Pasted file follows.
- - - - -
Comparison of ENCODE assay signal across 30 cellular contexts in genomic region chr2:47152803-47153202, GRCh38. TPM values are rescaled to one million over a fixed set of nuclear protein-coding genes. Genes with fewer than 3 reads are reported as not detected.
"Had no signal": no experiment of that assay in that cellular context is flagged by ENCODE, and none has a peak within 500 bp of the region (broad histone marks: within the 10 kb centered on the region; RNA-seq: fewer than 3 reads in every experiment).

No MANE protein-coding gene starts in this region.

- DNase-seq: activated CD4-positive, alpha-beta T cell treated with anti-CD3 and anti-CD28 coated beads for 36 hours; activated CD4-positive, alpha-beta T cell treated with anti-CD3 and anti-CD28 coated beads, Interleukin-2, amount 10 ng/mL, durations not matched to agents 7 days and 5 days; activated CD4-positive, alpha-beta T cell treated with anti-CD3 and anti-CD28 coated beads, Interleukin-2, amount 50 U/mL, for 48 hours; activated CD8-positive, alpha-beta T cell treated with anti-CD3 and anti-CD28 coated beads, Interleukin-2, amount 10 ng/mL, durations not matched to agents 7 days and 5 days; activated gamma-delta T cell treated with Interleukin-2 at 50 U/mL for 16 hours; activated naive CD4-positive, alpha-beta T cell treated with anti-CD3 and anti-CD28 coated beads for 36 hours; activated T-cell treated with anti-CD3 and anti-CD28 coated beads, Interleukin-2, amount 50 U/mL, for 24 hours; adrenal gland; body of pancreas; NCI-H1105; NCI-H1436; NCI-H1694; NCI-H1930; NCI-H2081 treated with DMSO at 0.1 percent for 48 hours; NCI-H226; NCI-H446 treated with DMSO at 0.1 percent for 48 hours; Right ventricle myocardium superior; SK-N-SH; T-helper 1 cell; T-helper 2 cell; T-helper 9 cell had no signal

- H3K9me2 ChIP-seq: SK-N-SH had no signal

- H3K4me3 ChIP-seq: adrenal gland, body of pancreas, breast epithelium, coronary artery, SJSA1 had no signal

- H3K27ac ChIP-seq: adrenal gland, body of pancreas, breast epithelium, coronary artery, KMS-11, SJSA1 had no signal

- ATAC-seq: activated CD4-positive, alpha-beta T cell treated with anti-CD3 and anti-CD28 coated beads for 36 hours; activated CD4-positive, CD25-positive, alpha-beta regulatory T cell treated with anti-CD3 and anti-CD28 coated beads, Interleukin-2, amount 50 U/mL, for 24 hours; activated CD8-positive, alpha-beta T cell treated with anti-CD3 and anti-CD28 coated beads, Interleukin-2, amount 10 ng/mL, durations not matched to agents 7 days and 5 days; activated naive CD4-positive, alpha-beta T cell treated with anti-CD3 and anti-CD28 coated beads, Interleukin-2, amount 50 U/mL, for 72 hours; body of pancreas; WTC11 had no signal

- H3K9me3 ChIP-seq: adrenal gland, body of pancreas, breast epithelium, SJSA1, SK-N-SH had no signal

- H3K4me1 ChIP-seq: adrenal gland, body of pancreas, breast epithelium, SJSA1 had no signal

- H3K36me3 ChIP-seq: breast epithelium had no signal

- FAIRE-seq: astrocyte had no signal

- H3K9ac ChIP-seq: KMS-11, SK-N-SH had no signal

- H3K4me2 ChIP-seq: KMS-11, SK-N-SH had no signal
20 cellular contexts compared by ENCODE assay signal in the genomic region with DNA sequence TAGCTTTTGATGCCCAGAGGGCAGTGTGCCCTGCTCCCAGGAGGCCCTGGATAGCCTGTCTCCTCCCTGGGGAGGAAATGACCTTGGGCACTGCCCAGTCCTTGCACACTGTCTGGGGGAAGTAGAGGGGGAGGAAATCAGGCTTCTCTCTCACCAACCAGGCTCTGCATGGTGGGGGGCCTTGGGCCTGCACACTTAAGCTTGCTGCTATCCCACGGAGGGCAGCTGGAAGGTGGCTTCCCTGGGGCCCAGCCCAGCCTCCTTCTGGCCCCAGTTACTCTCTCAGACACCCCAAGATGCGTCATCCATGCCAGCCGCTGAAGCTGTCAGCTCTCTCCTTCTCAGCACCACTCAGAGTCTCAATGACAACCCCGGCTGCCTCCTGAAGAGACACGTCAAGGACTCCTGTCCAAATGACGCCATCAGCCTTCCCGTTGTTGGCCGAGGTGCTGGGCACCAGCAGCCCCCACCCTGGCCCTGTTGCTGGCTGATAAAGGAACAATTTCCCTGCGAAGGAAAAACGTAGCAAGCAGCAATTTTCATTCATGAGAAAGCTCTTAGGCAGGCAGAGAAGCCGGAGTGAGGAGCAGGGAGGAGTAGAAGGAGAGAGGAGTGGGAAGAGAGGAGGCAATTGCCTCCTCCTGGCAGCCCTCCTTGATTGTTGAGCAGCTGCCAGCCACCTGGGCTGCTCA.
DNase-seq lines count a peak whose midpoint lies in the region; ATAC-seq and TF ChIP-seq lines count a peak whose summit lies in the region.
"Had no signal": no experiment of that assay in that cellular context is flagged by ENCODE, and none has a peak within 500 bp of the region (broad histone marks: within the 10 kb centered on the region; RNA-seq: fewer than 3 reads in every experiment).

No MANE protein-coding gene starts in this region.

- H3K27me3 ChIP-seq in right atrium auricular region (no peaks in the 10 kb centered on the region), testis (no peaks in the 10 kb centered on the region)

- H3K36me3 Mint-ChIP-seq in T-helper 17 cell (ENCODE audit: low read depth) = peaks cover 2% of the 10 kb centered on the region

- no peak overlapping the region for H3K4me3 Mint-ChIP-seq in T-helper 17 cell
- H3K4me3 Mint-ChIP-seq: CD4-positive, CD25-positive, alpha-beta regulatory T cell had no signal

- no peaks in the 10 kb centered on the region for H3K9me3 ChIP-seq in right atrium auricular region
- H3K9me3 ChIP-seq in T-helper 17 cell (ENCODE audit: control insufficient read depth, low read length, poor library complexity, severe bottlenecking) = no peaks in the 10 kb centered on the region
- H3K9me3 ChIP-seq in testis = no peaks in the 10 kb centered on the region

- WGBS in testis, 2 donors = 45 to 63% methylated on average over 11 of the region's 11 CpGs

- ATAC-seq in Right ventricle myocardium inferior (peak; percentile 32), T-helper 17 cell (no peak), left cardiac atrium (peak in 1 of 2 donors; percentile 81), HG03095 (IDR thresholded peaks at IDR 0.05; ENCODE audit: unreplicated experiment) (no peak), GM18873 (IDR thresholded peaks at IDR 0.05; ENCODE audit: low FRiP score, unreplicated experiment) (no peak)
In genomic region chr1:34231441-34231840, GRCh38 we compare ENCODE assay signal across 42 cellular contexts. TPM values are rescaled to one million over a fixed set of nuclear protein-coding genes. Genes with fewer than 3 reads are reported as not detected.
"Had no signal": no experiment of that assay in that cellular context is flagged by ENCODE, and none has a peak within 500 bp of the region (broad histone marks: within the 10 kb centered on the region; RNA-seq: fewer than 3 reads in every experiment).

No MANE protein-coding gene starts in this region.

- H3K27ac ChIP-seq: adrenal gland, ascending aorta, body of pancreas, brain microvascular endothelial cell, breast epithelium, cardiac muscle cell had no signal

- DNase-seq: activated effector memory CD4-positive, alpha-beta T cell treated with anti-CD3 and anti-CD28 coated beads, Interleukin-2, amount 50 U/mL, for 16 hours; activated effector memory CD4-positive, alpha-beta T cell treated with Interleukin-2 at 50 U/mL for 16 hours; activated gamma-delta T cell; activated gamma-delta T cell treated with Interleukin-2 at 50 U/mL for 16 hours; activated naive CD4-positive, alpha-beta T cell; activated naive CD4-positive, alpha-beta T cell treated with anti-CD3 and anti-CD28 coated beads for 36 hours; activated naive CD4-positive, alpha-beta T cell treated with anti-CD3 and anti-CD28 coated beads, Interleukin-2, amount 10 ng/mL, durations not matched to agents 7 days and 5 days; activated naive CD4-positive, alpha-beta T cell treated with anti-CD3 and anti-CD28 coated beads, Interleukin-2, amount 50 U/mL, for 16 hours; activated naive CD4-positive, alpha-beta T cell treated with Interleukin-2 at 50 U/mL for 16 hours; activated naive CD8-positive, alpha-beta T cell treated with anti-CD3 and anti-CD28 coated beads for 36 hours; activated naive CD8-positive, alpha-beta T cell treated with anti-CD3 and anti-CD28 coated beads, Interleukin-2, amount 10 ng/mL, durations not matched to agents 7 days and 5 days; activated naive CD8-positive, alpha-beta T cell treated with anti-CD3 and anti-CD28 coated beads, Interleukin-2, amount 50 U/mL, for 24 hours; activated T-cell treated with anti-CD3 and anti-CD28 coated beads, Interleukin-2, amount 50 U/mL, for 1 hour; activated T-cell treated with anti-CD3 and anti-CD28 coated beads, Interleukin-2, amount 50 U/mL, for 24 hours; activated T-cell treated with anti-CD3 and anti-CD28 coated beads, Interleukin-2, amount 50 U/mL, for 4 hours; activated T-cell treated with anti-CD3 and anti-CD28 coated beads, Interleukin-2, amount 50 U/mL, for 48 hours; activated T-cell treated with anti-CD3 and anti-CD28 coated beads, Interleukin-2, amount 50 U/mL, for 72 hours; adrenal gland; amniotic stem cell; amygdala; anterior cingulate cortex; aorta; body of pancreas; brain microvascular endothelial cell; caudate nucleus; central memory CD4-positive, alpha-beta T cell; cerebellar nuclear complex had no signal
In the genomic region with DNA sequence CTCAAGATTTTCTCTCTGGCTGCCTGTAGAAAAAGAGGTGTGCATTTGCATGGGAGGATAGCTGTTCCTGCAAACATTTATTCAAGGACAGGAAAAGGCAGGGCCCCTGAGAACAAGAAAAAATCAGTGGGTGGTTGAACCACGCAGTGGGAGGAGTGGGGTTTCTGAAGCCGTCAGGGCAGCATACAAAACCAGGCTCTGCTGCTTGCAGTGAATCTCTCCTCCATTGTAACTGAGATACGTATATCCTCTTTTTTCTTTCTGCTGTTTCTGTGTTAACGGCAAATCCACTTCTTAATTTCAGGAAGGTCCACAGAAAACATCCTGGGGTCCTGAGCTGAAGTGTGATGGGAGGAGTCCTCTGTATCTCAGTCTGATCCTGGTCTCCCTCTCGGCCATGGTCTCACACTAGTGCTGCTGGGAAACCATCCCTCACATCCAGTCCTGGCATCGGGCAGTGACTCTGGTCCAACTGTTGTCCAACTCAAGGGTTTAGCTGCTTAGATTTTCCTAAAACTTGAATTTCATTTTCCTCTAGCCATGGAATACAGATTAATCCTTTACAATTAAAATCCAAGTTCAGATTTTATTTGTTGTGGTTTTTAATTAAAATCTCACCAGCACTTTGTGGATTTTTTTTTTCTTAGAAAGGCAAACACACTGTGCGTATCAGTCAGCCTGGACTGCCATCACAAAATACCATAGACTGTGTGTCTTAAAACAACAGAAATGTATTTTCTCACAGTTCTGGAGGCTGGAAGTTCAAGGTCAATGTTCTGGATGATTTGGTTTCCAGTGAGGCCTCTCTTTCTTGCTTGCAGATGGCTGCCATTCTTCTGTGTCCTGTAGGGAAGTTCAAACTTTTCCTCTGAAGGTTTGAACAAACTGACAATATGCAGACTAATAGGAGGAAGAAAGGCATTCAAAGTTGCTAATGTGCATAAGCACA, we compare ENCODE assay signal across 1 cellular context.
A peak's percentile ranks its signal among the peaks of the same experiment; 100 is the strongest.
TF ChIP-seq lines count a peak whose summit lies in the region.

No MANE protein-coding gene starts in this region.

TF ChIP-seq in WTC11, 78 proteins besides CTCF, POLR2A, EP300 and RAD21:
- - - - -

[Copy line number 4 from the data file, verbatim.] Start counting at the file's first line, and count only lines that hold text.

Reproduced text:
- DNase-seq: activated CD4-positive, alpha-beta T cell treated with anti-CD3 and anti-CD28 coated beads for 36 hours; activated CD4-positive, alpha-beta T cell treated with anti-CD3 and anti-CD28 coated beads, Interleukin-2, amount 10 ng/mL, durations not matched to agents 7 days and 5 days; activated CD4-positive, alpha-beta T cell treated with anti-CD3 and anti-CD28 coated beads, Interleukin-2, amount 50 U/mL, for 48 hours; activated CD8-positive, alpha-beta T cell treated with anti-CD3 and anti-CD28 coated beads, Interleukin-2, amount 10 ng/mL, durations not matched to agents 7 days and 5 days; activated gamma-delta T cell treated with Interleukin-2 at 50 U/mL for 16 hours; activated naive CD4-positive, alpha-beta T cell treated with anti-CD3 and anti-CD28 coated beads for 36 hours; activated T-cell treated with anti-CD3 and anti-CD28 coated beads, Interleukin-2, amount 50 U/mL, for 24 hours; adrenal gland; body of pancreas; NCI-H1105; NCI-H1436; NCI-H1694; NCI-H1930; NCI-H2081 treated with DMSO at 0.1 percent for 48 hours; NCI-H226; NCI-H446 treated with DMSO at 0.1 percent for 48 hours; Right ventricle myocardium superior; SK-N-SH; T-helper 1 cell; T-helper 2 cell; T-helper 9 cell had no signal